The 83-year-old scientist, who lives in Edinburgh, insisted the reference was not funny and was actually misleading.
He came up with the theory of a subatomic particle, since dubbed the Higgs boson, which would explain the mystery of how things have mass.
But the professor wants people to stop referring to it as the "God particle" because he does not believe the particle holding the physical fabric of the universe together is the work of one almighty creator.
According to Prof Higgs, the nickname actually started as a joke, adding that it was "not a very good one".
The phrase was created for a popular science book from 1993 by Leon Lederman, a Nobel Prize-winning physicist, and Dick Teresi, a science writer.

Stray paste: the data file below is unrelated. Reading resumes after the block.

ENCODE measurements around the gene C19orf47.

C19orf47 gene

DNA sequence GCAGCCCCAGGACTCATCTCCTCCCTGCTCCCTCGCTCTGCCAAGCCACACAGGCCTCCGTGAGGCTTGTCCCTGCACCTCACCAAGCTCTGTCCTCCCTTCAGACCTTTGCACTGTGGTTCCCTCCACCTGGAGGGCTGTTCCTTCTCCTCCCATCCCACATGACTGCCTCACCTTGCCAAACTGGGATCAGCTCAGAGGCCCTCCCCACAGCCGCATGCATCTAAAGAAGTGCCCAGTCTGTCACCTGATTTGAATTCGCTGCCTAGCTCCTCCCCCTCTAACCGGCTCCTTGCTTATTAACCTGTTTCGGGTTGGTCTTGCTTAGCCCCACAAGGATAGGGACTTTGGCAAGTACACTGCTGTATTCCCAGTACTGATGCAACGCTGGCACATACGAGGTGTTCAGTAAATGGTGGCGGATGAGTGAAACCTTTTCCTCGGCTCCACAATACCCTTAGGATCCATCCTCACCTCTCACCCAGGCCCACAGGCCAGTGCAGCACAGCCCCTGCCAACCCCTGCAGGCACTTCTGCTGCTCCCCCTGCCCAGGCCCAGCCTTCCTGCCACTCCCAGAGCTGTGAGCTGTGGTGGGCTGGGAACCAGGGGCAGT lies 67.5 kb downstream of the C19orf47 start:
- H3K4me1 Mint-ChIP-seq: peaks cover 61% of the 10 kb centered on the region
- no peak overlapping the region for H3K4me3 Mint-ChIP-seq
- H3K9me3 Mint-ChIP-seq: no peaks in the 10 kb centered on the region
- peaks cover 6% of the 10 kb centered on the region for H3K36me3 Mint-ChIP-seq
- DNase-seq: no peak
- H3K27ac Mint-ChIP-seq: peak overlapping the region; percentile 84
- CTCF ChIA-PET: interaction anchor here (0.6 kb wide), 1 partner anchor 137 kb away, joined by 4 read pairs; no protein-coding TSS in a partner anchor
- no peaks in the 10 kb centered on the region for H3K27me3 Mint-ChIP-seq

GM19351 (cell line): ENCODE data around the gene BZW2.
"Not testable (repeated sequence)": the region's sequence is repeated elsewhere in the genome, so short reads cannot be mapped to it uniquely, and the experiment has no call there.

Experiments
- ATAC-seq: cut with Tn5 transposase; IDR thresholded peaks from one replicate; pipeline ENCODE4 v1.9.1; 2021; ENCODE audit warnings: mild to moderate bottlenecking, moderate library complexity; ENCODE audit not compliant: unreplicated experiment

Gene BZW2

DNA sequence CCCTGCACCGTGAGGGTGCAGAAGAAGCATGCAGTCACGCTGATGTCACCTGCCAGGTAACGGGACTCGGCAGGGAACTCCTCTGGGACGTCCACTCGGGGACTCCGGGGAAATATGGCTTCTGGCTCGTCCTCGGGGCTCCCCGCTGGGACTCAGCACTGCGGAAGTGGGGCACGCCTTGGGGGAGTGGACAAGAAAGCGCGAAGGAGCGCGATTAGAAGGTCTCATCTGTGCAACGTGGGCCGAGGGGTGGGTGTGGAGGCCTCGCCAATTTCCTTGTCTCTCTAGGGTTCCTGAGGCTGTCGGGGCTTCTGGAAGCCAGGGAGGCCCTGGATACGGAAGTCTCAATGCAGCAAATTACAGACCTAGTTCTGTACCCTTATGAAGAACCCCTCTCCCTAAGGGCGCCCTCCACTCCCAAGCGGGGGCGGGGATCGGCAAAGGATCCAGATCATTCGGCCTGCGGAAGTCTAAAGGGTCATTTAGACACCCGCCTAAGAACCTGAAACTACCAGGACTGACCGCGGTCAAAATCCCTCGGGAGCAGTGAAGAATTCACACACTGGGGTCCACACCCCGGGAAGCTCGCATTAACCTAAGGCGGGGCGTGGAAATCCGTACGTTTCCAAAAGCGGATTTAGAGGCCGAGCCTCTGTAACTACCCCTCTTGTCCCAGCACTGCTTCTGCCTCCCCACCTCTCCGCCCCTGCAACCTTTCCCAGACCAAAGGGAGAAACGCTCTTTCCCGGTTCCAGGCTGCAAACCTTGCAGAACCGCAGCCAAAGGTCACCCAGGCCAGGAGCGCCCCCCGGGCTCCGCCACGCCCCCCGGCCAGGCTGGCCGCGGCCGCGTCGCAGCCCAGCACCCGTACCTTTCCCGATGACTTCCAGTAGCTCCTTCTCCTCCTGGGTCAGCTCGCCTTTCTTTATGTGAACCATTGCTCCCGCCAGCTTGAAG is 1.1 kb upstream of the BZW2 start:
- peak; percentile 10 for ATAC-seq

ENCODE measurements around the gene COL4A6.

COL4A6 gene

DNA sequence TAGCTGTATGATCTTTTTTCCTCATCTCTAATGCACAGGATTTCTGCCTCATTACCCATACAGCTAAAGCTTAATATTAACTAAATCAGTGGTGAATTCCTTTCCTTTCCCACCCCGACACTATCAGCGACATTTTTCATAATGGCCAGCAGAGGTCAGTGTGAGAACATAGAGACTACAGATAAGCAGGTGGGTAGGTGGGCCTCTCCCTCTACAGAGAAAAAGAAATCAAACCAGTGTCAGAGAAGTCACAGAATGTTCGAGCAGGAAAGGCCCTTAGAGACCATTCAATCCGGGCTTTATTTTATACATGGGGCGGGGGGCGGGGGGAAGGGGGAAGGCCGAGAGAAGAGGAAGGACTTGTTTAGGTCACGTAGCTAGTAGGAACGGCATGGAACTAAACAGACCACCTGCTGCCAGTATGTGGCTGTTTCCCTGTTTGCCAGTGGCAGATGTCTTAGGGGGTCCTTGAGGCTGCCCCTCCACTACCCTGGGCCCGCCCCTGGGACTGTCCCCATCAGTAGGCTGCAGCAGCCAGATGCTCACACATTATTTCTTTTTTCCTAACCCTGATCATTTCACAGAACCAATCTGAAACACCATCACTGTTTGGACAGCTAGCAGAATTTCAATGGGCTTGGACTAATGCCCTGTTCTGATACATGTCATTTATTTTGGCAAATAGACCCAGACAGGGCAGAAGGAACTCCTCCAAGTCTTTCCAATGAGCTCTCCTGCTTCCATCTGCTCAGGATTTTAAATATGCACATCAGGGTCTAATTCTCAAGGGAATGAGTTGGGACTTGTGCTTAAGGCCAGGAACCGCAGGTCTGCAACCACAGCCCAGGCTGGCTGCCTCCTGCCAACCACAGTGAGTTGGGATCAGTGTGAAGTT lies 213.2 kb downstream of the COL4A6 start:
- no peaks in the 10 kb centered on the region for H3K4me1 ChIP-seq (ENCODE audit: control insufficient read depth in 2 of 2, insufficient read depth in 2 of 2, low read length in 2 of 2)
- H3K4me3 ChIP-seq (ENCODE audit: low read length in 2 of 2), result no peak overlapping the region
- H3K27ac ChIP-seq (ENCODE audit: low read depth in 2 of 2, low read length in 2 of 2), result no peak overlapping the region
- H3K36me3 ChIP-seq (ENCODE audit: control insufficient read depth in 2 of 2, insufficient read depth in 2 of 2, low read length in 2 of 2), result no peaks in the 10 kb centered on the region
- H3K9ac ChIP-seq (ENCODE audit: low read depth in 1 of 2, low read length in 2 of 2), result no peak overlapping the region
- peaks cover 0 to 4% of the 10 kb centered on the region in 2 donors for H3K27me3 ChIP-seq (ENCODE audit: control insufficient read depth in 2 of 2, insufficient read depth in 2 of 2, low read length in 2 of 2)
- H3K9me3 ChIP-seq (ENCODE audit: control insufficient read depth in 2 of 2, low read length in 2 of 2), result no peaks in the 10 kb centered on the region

Lederman wrote in the book "God particle": "This boson is so central to the state of physics today, so crucial to our final understanding of the structure of matter, yet so elusive, that I have given it a nickname: the God particle.
"Why God particle? The publisher wouldn't let us call it the Goddamn particle, though that might be a more appropriate title, given its villainous nature and the expense it is causing."
But Prof Higgs, explained his distaste for the term in a BBC Scotland interview. He said: "First of all, I'm an atheist.